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RSVP (Resource Reservation Protocol)
Note: Many topics at this site are reduced versions of the text in "The Encyclopedia of Networking and Telecommunications." Search results will not be as extensive as a search of the book's CD-ROM.
RSVP is an Internet signaling protocol that is used to set up a type of circuit across an IP network, primarily as a means of providing QoS, for real-time traffic such as voice and video. Guaranteed on-time delivery is essential for delay-sensitive information associated with videoconferencing, voice conversations, and virtual reality. This is not easy on TCP/IP networks. As originally designed, the Internet supports only best-effort delivery of data packets. There is little support for QoS, and IP traffic is especially susceptible to variable queuing delays and congestion losses.
IETF's Integrated Services (int-serv) Working Group developed RSVP as part of its effort to define bandwidth reservation techniques for the Internet. By reserving bandwidth, it is possible to provide reasonable levels of QoS. The idea is to identify traffic flows, which are streams of packets (voice, video, file transfers, and so on) going to the same destination IP address and port number. Reservations are negotiated with each network device along a route to a destination. If each device has resources to support the flow, a reserved path is set up.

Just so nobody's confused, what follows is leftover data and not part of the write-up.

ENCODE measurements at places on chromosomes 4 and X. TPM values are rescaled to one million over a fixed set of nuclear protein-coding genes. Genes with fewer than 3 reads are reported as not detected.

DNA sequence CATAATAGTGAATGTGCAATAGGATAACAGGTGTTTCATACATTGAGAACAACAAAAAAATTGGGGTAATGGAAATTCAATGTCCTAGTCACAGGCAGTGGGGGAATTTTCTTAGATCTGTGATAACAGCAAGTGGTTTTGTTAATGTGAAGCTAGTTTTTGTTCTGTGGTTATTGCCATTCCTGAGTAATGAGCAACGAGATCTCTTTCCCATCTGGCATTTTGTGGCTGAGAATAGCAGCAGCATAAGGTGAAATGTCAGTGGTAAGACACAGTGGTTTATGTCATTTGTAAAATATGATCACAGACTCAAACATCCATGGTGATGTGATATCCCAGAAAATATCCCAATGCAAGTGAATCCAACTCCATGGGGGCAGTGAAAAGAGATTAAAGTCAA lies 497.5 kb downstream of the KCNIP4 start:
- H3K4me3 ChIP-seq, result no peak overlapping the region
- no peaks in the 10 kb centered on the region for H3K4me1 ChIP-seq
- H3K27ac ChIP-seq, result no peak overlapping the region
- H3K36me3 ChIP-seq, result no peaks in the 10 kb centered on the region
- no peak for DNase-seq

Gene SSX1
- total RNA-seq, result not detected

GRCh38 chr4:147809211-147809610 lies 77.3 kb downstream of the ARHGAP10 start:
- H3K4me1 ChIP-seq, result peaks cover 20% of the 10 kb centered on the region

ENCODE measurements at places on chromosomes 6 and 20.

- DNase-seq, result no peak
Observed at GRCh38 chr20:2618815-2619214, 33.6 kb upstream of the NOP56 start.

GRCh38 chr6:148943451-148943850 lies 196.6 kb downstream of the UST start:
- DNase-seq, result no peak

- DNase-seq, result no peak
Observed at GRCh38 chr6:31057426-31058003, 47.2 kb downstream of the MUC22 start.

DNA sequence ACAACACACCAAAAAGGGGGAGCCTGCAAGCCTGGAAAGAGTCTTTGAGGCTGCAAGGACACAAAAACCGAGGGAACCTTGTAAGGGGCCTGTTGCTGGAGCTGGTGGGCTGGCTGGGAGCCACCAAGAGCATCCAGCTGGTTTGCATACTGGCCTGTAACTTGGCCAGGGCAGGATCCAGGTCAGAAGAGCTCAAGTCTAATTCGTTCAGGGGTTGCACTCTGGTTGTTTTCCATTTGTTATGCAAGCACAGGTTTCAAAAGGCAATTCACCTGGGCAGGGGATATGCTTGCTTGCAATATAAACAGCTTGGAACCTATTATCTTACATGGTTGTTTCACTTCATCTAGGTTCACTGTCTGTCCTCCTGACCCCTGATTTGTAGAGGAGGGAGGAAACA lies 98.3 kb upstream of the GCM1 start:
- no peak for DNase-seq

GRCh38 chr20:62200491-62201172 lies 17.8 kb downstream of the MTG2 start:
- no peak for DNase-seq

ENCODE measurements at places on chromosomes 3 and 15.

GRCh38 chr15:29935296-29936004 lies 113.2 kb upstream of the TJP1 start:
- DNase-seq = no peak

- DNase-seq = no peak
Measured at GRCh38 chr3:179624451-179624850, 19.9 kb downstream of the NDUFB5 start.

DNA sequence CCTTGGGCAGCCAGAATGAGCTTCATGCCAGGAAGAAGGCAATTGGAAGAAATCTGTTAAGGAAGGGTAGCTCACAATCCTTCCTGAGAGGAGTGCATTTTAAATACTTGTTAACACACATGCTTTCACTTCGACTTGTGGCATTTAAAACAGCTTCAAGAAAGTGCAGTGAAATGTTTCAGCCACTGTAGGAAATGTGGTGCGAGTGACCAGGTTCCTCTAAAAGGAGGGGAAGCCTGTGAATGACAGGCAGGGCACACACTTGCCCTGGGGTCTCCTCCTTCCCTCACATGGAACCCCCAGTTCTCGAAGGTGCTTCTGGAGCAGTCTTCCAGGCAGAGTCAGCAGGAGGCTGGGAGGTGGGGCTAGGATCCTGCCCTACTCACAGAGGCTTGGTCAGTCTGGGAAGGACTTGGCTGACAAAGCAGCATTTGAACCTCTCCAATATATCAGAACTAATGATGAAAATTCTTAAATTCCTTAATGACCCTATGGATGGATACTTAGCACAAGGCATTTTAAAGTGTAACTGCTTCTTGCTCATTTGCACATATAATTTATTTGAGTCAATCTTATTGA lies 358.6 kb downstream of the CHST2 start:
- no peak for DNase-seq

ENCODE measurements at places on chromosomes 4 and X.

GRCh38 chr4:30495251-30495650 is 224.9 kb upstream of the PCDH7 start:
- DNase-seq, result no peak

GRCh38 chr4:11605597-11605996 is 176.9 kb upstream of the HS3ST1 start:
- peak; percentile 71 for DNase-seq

RSVP (Resource Reservation Protocol) works as a signaling protocol...
This topic continues in more detail in "The Encyclopedia of Networking and Telecommunications."
See the RFC listing on the Updates page for this topic. Also see RFC listings under "Integrated Services (Int-Serv)" and "QoS (Quality of Service)." Visit the IETF sites listed on the related entries page for drafts and other related RFCs. The IETF RAP (Resource Allocation Protocol) (rap) Working Group has established policy control extensions for RSVP.
Copyright (c) 2001 Tom Sheldon and Big Sur Multimedia.